Wednesday, 3 September 2008

The Spare Room Part II

A big day today as the carpet has been fitted in the spare room. Since the last post we have been decorating. Both walls and ceilings have had three coats of paint, with a bit of filling and sanding before that. Just finished the final coat, last night about 9.00pm and opened a bottle of wine at 9.01pm.

The next job is to make a door and box in the hot water tank. Will probably do this with some reclaimed timber (soonish).

Also move in the first bit of furniture. Paula's aunt gave us an old chest of draws. It was nice but a bit too yellow, so got the belt sander out. Paula did try paint stripper a while ago on one of the draws but it was too slow and expensive. Anyway after an hour or two of sanding, soak it all in woodworm killer. When this had dried, rubbed in some furniture oil.

Will replace the knobs with some others as I can't be arsed to sand them (it would take an age). With that all done I can start thinking of the camper again and get this blog back on track.

Sunday, 24 August 2008

The Spare Room

Unfortunately I have had to put the camper on hold for a while, as finishing the spare room is taking all of my camper building time. About five years ago I rebuilt the front of our old cob cottage because it was falling down. The spare bed room was never finished (along with some other bits) and am trying to have a push to complete the house over the next two years. A lot of renovation has been done but with work and stuff I lost momentum and it came to a bit of a halt.

The room use to look like this, nice eh! The A frame truss had broken and the roof was also collapsing pushing out the front wall (which typically had next to no foundation). The wall was rebuilt on a decent foundation with cob blocks and the building was re roofed. Most of the house was finished bar the dining room and spare bedroom(and some odd bit here and there).

So back to the spare room, first I had to finish some walling that was left and then, re plaster the whole room.
All the plastering is traditional lime plaster and takes a while to cure. The walls had two back coats and a finish coat. There was about seven days between coats.

Before the final coat on the front wall could be done I needed to fit the window board and wooden shelf. I wanted to make these out of local oak so went of to see my mate Dan who works with it to make timber frame building so has a good stock.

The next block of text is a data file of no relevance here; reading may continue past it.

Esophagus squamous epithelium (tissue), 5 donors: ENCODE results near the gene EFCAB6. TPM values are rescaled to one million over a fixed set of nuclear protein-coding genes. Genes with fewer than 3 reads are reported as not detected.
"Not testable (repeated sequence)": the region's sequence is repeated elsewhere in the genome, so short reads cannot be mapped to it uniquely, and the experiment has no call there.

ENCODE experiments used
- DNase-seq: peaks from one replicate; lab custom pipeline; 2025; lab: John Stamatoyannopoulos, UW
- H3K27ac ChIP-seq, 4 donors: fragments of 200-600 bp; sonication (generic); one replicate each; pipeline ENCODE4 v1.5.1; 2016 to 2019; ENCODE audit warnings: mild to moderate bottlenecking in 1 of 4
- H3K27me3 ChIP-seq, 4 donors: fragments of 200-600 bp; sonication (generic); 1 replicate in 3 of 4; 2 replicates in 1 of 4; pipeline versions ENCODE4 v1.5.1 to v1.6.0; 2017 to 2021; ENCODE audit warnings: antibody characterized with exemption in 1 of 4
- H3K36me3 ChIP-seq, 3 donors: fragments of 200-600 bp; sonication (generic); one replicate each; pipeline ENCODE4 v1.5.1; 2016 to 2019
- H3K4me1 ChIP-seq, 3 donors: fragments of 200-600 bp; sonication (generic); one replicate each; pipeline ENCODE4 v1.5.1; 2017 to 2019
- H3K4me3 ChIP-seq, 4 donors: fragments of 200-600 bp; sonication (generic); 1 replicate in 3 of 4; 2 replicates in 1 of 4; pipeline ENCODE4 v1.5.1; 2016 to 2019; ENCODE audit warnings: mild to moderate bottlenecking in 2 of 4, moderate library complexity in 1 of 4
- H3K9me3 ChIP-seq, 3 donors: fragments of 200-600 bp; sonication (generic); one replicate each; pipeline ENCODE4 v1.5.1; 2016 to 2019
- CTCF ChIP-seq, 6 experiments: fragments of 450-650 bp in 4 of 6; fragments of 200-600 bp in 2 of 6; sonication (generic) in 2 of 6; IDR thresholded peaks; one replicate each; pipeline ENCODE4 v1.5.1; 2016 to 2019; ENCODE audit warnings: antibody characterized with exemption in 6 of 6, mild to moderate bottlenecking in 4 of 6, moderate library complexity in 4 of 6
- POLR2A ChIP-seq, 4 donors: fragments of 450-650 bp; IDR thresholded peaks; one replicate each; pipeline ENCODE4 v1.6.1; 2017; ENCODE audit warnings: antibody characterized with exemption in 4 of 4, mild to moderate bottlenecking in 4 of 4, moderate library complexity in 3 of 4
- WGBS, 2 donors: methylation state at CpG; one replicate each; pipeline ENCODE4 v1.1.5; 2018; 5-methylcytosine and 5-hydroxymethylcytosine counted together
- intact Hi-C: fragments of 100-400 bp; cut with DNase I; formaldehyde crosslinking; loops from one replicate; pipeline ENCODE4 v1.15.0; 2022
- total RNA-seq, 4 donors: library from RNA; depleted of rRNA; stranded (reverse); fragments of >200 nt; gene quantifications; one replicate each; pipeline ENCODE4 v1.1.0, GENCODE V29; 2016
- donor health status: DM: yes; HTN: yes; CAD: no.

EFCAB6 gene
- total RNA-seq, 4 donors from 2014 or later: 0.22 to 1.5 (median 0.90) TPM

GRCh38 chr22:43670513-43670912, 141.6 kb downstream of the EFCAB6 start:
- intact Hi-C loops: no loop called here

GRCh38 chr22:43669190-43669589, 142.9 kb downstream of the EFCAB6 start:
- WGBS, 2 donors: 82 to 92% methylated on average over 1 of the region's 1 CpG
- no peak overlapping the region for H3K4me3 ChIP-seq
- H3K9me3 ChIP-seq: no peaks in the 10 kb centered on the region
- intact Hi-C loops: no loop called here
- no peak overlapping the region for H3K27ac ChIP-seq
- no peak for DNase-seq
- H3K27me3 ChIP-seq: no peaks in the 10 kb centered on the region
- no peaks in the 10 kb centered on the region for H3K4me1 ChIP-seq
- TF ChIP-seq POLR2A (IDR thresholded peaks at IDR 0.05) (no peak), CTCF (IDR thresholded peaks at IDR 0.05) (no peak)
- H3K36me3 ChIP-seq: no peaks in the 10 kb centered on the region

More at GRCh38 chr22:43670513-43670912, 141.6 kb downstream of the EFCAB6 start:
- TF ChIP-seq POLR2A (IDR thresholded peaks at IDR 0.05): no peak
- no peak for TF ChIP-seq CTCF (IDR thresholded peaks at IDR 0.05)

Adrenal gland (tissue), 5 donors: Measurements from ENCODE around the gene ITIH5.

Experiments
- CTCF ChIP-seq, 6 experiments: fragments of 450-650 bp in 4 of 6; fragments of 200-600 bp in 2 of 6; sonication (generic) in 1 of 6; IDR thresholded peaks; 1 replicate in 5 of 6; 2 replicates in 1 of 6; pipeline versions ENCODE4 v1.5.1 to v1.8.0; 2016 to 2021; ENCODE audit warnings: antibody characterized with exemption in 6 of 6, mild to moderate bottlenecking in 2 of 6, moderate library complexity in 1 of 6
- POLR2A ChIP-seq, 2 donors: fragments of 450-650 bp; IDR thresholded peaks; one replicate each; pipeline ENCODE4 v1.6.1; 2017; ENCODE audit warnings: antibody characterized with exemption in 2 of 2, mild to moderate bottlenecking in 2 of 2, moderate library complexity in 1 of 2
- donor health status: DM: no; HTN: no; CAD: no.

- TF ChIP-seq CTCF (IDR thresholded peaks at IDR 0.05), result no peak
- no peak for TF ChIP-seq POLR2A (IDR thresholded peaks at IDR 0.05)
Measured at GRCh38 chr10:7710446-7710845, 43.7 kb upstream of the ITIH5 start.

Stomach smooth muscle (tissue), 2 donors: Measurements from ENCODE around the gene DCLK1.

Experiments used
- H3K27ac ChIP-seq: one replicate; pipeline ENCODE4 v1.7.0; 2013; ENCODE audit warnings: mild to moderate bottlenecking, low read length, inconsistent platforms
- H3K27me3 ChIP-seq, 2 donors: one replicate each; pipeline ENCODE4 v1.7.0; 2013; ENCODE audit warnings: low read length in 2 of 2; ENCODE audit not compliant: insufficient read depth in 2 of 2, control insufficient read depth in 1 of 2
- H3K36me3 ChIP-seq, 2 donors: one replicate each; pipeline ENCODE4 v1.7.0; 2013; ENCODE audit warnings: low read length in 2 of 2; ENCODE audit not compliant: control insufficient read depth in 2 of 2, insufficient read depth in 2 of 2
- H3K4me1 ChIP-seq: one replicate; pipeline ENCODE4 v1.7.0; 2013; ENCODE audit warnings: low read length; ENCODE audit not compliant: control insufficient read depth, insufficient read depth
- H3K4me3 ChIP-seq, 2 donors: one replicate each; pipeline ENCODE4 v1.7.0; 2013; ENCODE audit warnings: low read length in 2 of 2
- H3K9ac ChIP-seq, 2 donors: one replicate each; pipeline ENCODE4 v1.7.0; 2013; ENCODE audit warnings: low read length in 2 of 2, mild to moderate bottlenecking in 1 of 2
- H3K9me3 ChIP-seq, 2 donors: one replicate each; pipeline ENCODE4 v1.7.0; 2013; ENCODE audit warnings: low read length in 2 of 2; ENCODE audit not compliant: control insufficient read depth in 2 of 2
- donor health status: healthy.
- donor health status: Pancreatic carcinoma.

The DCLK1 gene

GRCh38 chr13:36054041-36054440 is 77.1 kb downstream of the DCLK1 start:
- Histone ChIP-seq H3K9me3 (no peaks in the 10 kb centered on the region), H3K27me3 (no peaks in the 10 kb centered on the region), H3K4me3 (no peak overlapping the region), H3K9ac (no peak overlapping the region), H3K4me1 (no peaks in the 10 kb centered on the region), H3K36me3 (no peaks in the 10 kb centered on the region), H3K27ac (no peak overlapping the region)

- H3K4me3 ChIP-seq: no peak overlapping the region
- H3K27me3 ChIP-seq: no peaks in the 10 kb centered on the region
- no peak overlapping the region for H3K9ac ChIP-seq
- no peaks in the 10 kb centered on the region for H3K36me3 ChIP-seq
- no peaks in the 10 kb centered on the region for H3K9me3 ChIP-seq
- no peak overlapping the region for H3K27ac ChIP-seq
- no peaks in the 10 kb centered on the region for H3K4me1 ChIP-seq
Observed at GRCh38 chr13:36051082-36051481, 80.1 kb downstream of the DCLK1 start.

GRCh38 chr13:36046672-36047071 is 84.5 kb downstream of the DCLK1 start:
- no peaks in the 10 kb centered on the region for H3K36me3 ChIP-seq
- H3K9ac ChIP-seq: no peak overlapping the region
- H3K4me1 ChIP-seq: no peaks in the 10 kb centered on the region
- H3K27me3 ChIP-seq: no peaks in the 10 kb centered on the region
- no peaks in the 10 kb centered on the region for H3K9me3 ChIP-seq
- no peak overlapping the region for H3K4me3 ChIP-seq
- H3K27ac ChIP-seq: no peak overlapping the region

First I trimmed off the sap wood and cut it to size

Then planed and sanded for half a day to get a decent finish

Was a bit tricky to get in the room.

And here it is fitted.

Also made a window cill.

Did the final bit of plastering today and now it just needs decoration.

Oh and a door making.

Sunday, 20 July 2008

Dam Work

After a week of quite good weather, I have been thwarted with making progress on the camper due to work commitments. Plus my spare room which has been waiting 5 years for a coat of plaster or two. But despite this I manage a couple of hours this morning. Spent most of the time removing old rusty screws from bits of aluminum profile, that I need to re use for attaching the cladding to the frame. All this is not very exciting or photogenic but has to be done.

I did though get the base in position. It is a very durable and water resistant plyboard used for shuttering concrete formwork. It will be just the job for the base.

Did a bit more timber stud work too, but need some more of the self taping screws before I can do much more. I am also having a bit of a problem sourcing the dimpled aluminum to clad the sides, so may have to change to something else.

To make up for doing the dull stuff thought I would get the door frame in position. Will probably make another door but the frame is good. Well thats about it, will have to do a bit on the spare room tomorrow but may get a bit of time in the afternoon to get some more bits.

Sunday, 13 July 2008

Me Shell Ma Belle

Finally the weather has improved a bit and I can get the covers off and make some progress. The main task now is to get the roof on.